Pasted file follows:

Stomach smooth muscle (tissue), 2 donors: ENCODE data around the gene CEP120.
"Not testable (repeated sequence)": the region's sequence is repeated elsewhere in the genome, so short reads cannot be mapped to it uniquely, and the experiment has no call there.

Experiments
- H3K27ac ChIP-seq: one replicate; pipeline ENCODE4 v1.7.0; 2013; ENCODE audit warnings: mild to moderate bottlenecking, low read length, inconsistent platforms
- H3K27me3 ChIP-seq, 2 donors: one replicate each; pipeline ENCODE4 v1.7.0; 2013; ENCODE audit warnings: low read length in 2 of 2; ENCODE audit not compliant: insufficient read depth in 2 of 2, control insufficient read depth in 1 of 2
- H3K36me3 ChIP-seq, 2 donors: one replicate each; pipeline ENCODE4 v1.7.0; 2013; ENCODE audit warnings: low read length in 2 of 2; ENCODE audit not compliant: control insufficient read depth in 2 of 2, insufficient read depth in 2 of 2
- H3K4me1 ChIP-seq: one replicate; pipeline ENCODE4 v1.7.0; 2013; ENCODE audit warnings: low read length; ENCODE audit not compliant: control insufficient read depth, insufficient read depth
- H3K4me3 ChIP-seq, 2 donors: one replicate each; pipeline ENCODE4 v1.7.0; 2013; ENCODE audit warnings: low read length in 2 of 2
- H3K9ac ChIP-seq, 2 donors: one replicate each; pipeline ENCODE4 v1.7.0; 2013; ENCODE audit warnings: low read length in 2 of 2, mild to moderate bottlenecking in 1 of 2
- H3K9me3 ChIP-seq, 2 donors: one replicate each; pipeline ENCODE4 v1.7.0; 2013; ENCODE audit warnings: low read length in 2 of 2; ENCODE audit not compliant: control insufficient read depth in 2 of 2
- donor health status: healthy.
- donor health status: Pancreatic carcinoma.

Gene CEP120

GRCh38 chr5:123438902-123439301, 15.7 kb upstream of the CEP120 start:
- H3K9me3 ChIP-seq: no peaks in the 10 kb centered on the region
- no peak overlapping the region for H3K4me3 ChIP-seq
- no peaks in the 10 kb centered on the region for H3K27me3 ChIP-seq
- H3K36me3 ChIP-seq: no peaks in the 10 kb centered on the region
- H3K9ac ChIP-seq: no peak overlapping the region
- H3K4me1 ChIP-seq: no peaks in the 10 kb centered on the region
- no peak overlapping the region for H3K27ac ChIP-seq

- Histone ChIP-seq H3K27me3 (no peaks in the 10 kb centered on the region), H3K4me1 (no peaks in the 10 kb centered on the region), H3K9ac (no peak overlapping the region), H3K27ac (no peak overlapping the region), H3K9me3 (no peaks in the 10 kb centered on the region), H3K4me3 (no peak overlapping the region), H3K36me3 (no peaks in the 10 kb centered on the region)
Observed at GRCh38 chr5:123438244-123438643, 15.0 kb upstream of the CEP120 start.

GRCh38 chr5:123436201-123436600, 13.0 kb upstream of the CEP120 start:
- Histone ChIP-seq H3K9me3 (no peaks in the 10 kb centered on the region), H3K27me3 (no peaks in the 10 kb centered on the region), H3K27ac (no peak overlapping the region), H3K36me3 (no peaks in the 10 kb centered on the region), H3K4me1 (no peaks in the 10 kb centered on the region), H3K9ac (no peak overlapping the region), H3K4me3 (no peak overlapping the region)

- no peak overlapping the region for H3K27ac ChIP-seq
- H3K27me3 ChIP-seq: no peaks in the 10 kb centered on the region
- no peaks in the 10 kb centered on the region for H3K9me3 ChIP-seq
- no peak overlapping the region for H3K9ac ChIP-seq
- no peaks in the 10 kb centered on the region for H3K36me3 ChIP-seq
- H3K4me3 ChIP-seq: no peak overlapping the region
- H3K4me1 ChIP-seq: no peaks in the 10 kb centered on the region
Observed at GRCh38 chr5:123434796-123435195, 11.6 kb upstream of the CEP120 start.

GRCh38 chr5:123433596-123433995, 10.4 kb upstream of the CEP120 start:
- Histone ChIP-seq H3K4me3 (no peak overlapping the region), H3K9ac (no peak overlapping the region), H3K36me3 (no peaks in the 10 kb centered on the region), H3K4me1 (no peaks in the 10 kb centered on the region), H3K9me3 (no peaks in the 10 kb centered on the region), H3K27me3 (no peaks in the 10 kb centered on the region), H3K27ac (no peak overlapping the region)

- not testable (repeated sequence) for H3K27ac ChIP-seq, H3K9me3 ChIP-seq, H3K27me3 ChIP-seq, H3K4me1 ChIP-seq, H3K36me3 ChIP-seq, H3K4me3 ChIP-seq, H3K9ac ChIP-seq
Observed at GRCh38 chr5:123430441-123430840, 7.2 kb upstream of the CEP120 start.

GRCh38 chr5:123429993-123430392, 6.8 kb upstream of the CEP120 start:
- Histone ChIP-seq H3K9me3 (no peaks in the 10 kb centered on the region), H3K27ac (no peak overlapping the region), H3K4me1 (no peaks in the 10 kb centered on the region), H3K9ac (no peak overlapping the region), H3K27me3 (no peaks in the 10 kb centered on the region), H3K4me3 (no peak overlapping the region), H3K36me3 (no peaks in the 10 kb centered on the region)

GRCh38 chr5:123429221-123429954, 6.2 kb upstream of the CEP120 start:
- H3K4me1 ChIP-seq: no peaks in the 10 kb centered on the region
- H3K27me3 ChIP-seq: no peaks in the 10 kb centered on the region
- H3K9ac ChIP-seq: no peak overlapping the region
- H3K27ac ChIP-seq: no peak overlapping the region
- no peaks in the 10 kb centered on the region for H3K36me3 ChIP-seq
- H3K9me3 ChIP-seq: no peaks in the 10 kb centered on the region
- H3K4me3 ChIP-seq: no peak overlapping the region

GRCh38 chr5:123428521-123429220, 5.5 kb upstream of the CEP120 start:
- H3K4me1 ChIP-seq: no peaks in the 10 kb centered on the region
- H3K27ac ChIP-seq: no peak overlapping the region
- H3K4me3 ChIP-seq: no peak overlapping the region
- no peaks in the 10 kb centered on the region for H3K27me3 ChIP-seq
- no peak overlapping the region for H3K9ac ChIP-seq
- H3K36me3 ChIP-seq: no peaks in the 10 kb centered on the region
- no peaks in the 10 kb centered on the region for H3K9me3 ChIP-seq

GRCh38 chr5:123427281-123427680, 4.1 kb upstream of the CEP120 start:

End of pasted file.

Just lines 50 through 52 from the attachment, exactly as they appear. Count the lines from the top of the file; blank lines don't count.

- H3K27ac ChIP-seq: no peak overlapping the region
- H3K4me3 ChIP-seq: no peak overlapping the region
- no peaks in the 10 kb centered on the region for H3K27me3 ChIP-seq